- What Kind of Studies Is Comics Studies?
- Why There Is No “Language of Comics”
- In Box: Rethinking Text in the Digital Age
- What Else Is a Comic? Between Bayeux and <i>Beano</i>
- Reading Spaces: The Politics of Page Layout
- I’m Not a Kid; I’m a Shark!: Identity Fluidity in Noelle Stevenson’s Young-Adult Graphic Novels
- The Cartoon on the Comics Page: A Phenomenology
- Bakhtinian Laughter and Recent Political Editorial Cartoons
- Radical Graphics: Australian Second-Phase Comics
- Columbia and the Editorial Cartoon
- Efficacy of Social Commentary through Cartooning
- Self-Regulation and Self-Censorship: Comics Creators in Czechoslovakia and Communist Eastern Bloc
- Forgetting at the Intersection of Comics and the Multimodal Novel: James Sie’s <i>Still Life Las Vegas</i>
- Irony, Ethics, and Lyric Narrative in Miriam Engelberg’s <i>Cancer Made Me a Shallower Person</i>
- Animals in Graphic Narrative
- The Replacements: Ethnicity, Gender, and Legacy Heroes in Marvel Comics
- Hammer in Hand: Feminist Community Building in Jason Aaron’s <i>Thor</i>
- Children in Comics: Between Education and Entertainment, Conformity and Agency
- Auto/biographics and Graphic Histories Made for the Classroom: <i>Logicomix</i> and <i>Abina and the Important Men</i>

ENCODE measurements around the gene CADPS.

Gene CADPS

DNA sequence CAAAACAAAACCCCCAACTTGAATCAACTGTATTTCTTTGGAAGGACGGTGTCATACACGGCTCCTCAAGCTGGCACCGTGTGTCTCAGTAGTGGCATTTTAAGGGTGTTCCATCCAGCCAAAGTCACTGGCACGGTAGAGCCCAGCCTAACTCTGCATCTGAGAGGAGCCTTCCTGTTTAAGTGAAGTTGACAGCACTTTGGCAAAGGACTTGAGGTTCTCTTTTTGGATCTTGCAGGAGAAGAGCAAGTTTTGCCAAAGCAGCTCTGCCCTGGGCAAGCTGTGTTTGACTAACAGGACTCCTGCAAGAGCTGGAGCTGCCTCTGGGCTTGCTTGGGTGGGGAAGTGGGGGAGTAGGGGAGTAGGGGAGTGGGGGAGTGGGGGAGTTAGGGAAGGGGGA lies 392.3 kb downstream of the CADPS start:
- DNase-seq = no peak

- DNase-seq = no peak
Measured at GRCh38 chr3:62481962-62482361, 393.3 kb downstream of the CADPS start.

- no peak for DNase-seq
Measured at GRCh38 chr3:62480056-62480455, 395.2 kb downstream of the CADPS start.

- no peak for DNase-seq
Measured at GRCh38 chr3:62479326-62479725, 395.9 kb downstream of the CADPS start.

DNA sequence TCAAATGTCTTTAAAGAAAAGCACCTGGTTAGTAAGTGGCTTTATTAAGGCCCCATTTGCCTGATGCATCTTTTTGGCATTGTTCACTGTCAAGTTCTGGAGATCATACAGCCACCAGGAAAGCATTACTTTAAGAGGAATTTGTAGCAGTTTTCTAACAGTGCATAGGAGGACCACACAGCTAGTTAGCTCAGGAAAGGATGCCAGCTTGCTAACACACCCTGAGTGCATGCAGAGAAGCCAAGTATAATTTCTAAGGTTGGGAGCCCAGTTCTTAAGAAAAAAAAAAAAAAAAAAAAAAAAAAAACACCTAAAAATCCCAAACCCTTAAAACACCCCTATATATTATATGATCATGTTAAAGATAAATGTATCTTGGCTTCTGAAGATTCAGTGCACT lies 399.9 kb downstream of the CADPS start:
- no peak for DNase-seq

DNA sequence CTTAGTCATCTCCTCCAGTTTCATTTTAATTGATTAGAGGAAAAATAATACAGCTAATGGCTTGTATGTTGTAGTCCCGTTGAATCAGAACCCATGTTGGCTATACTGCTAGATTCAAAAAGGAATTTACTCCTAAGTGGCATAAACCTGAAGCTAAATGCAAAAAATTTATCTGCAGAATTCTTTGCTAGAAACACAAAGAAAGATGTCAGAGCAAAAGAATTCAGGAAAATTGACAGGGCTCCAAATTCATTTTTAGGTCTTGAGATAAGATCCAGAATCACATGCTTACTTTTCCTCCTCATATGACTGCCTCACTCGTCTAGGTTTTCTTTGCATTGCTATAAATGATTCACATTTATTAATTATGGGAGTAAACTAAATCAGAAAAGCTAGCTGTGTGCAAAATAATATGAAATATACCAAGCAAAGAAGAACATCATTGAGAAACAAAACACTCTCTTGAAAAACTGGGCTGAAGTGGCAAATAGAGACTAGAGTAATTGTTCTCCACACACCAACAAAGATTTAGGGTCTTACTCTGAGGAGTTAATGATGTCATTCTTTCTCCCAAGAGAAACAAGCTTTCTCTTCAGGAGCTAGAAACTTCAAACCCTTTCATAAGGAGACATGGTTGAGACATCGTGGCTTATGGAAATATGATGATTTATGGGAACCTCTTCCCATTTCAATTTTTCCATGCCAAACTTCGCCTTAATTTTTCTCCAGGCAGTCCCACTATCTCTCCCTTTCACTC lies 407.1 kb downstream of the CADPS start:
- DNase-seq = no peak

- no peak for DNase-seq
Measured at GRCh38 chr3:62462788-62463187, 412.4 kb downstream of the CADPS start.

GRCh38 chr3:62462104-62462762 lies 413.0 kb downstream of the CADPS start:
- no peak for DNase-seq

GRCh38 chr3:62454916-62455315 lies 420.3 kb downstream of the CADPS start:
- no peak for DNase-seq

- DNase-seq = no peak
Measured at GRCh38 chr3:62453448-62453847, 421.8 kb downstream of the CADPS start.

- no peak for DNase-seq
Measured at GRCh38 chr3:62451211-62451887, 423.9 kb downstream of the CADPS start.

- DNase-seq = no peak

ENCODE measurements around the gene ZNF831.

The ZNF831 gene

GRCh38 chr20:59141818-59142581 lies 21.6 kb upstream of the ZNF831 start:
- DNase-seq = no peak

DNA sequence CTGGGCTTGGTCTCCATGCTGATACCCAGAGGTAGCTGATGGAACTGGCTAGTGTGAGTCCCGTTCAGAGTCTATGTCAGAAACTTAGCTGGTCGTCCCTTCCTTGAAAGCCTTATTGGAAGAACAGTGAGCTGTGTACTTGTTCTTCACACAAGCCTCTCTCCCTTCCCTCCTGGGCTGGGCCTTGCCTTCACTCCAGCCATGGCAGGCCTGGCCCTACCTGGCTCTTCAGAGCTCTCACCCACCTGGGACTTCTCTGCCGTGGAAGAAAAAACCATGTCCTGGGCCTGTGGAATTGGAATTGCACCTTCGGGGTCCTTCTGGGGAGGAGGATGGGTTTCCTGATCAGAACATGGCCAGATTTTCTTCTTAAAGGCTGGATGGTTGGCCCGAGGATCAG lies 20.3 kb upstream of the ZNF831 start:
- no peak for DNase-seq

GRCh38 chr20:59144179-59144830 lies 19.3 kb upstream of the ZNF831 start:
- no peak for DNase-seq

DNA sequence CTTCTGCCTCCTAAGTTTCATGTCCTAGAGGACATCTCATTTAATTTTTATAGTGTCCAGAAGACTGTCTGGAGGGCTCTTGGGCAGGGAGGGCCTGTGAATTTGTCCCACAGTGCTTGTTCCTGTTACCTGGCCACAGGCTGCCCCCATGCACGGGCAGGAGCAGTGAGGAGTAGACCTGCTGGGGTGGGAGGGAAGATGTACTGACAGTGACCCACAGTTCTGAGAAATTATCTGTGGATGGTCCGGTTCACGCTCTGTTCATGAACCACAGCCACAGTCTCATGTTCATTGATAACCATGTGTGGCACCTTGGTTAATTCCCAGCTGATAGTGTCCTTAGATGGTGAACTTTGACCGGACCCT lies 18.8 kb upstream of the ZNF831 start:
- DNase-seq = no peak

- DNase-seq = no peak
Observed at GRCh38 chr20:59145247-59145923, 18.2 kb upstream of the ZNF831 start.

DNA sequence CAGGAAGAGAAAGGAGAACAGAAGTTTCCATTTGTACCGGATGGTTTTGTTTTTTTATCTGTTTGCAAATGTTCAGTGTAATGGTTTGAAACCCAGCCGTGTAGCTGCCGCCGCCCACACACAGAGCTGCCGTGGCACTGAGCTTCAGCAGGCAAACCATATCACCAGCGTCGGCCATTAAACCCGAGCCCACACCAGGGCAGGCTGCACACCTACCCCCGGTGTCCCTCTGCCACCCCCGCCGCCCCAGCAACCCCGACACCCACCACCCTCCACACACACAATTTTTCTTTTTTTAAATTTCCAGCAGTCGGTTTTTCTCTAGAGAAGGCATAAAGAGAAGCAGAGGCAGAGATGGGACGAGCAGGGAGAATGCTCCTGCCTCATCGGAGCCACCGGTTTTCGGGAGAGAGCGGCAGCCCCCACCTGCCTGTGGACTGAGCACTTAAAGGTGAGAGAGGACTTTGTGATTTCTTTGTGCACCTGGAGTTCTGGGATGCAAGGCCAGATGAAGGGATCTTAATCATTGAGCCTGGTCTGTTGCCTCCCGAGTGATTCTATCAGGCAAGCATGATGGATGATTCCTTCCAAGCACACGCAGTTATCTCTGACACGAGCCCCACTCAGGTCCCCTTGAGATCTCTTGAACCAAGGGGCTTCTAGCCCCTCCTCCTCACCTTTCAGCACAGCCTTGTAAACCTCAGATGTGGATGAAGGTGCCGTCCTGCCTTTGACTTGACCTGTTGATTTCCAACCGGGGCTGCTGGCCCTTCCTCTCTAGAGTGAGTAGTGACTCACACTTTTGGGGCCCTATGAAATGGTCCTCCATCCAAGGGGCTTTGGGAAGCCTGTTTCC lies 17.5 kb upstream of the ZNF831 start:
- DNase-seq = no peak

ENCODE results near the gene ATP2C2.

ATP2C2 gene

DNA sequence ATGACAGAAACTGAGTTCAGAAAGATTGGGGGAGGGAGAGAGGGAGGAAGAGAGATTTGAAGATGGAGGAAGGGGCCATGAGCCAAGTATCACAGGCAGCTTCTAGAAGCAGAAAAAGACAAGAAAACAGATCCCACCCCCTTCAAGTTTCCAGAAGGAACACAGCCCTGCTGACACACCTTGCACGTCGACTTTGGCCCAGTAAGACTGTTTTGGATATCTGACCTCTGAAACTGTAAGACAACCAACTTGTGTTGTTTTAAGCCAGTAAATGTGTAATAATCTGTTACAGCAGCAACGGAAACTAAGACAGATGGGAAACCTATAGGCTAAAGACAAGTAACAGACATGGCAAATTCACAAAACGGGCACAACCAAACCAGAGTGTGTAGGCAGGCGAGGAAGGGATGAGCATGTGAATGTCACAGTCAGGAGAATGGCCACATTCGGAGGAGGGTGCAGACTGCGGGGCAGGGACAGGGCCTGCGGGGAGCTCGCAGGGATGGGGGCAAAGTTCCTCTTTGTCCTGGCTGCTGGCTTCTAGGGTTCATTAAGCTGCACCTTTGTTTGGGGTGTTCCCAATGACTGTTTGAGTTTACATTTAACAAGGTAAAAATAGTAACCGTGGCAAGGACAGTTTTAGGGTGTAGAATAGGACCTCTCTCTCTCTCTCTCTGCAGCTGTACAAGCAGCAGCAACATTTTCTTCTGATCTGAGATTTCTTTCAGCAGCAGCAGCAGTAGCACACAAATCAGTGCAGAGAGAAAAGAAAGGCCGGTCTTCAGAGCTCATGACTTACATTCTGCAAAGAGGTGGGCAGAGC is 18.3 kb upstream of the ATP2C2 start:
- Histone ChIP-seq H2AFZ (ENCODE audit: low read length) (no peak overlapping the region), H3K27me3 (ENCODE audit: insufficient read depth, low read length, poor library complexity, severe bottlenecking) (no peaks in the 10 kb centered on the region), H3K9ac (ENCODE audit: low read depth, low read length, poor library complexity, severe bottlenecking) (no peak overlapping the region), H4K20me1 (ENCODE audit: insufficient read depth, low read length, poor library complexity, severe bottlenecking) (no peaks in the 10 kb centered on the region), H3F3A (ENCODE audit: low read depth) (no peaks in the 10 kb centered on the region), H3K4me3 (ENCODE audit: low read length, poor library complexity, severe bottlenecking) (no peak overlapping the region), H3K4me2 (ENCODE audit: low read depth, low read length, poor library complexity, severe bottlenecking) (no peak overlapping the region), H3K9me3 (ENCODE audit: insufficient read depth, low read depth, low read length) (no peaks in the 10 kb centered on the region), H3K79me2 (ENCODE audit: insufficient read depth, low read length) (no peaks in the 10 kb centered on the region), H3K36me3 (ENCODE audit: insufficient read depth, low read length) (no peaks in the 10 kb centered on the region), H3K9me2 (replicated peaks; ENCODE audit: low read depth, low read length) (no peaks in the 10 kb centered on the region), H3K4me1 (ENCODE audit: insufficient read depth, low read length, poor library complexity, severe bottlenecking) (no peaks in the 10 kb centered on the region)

- Candy and Drugs for Dinner: <i>Rat Queens</i>, Genre, and Our Aesthetic Categories
- <i>My Favorite Thing Is Monsters</i>: The Socially Engaged Graphic Novel as a Platform for Intersectional Feminism
- Paper or Plastic? Mapping the Transmedial Intersections of Comics and Action Figures
- Transformative Architectures in Postcolonial Hong Kong Comics
- Adaptation and Racial Representation in Dell/Gold Key TV Tie-ins
- Non-Compliants, Brimpers, and She-Romps: <i>Bitch Planet, Sex Criminals</i>, and Their Publics
- Literary Adaptations in Comics and Graphic Novels
- Comics Studies in America: The Making of a Field of Scholarship?
- Next Issue: Anticipation and Promise in Comics Studies
- Comics Studies as Interdiscipline
- Drawing, Redrawing, and Undrawing
Abstract and Keywords
This chapter examines phenomenological aspects of the cartoon in the context of comics reading. A simplified or iconic rendering of a figure, the cartoon has a prominent place in popular culture and in comics history; a large percentage influential and widely read comics have been drawn in iconic fashion. Scholarly definitions of comics as such routinely omit this fact; it is considered a matter of content, not form. Yet the relationship of comics to cartoons works differently from and implicitly challenges conventional understandings of the form/content relation. Several facets of the cartoon’s phenomenological relation to the reader are examined in order to disclose the powerfully self-referential aura of this kind of drawing, key to its effect in the context of comics. This aura may be among the reasons comics have been considered inferior to fine-arts production; it might also contribute to the medium’s often delinquent status in culture at large.
Department of English, University of Georgia
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